The NFU has welcomed plans to invest £13m in UK plant research
projects which aim to yield new crop varieties to help tackle future
industry issues including climate change.
Funding has been awarded by the Biotechnology and Biological Sciences
Research Council to 18 new projects which aim to solve real world
The research will look at problems including how to grow crops
able to cope with climate change, breed vegetables that remain
nutritious after days in the fridge and grow biomass crops more
effectively. The projects will use the latest knowledge of genetic
information to create varieties of crops and vegetables which will
meet specific challenges through selective breeding.
NFU vice-president Paul Temple said: “Investment in this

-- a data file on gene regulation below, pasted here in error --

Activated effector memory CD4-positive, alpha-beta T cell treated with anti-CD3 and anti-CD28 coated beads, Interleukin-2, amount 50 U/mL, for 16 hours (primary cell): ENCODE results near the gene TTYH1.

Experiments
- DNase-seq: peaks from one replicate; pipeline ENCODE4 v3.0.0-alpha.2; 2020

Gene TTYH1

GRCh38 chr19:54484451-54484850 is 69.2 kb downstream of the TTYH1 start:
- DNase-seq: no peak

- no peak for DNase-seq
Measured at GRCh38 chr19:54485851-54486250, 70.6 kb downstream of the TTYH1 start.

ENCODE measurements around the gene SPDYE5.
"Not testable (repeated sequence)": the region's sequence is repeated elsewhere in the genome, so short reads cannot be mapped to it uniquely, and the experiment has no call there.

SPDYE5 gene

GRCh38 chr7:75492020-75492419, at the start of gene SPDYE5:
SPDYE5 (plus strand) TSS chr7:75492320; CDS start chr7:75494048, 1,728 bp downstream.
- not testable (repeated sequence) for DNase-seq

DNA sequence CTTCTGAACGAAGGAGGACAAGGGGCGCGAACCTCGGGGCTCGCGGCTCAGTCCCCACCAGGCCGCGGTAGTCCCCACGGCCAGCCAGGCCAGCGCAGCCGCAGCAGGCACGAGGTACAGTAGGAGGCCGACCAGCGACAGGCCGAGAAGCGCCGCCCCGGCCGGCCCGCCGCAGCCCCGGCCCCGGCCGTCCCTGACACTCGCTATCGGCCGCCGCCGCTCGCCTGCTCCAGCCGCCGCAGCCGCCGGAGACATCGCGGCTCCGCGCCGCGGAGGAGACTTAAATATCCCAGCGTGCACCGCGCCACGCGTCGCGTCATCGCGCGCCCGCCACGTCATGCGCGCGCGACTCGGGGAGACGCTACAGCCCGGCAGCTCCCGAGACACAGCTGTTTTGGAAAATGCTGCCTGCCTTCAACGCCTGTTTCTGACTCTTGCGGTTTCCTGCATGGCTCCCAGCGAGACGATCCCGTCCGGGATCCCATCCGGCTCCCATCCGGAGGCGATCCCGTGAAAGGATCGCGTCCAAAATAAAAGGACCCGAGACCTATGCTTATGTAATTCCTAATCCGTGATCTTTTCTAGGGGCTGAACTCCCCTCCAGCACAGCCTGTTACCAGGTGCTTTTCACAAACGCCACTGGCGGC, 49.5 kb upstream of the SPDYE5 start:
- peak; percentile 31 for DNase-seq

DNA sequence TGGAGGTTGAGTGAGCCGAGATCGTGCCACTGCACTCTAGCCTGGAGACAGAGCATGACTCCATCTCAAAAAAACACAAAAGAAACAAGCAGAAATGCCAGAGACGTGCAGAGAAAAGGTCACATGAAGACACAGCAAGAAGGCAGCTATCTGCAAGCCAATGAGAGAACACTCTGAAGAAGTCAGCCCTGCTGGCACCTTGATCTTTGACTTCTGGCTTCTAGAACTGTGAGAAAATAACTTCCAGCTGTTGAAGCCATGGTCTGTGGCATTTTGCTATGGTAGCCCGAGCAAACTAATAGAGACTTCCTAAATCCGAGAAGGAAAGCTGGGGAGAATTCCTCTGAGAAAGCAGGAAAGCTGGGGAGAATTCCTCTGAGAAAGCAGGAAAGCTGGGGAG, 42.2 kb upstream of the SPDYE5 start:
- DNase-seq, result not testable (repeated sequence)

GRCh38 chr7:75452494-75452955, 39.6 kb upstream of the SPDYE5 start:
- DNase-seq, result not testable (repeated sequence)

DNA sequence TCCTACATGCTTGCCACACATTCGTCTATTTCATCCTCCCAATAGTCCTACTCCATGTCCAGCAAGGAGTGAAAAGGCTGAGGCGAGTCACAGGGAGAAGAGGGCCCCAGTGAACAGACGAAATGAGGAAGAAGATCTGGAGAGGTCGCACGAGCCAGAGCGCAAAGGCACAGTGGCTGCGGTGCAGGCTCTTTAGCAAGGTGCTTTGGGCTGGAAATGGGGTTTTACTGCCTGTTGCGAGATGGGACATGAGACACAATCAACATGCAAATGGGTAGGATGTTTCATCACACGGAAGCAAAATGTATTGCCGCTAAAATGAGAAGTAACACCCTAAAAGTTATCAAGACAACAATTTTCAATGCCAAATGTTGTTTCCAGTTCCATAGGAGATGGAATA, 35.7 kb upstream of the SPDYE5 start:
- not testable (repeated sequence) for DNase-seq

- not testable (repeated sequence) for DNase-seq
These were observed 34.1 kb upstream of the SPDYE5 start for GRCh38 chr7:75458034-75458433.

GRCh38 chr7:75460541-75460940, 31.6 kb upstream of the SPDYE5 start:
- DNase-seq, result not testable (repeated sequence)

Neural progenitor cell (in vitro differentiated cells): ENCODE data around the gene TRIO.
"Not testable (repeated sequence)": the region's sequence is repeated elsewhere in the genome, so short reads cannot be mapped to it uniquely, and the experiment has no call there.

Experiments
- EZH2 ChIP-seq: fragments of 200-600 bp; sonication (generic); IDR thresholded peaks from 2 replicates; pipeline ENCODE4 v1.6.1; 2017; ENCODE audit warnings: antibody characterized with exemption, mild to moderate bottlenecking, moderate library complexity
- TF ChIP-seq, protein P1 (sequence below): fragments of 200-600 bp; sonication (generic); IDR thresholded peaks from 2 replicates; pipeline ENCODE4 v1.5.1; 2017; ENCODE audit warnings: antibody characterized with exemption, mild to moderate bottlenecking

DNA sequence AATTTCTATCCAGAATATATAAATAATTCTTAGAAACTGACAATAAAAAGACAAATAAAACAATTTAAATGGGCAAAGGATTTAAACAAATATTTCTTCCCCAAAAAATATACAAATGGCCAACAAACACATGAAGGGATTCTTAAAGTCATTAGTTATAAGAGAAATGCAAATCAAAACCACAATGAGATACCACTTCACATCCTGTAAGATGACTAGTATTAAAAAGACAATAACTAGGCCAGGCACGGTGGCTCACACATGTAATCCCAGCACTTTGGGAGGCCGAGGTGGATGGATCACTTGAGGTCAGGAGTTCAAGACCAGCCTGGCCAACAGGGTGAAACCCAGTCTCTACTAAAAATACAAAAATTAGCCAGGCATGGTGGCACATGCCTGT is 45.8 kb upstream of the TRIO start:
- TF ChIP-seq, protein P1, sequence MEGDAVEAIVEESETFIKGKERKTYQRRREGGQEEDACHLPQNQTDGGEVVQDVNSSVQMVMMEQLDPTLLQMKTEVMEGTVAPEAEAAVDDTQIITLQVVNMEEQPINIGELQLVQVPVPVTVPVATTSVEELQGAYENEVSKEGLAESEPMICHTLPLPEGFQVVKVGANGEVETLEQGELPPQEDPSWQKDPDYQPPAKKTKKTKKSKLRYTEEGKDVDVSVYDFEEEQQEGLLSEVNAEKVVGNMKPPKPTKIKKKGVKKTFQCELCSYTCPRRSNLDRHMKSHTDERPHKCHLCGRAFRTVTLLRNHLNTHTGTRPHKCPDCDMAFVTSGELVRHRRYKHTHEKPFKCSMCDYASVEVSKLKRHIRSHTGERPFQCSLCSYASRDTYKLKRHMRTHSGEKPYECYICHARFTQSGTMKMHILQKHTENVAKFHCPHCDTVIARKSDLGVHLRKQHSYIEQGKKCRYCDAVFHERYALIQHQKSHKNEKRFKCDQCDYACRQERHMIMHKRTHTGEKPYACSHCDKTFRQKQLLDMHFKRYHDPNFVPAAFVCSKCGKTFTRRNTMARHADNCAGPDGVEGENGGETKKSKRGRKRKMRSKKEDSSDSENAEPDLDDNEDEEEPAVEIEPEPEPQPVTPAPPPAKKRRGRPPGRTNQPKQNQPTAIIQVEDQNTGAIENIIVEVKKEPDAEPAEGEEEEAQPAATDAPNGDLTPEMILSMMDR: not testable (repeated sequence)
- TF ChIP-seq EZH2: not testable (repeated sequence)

area is crucial for the future of agriculture in the UK as we need
smart scientific and technical solutions to the issues agriculture
will be required to tackle.
“These new projects are genuinely exciting and demonstrate
how important it is to ensure the UK puts adequate funding into
“It is now crucial to see this basic plant science translated
into new commercially viable crop varieties to benefit the industry,
consumers and the environment.”
1. In order to speed up the breeding of new, improved varieties
of plants it is necessary to know which genes control the desirable
properties. These genes are identified and then selected for conventional
breeding. This ensures a greater chance of getting the right gene
into the new generation of plants and in this way is distinct from
2. Research that will be funded include projects to:
- improve the shelf life of broccoli.
- increase the resistance of crops to insect pests as climate change
brings new challenges.
- breed willow varieties to create the most efficient biomass.
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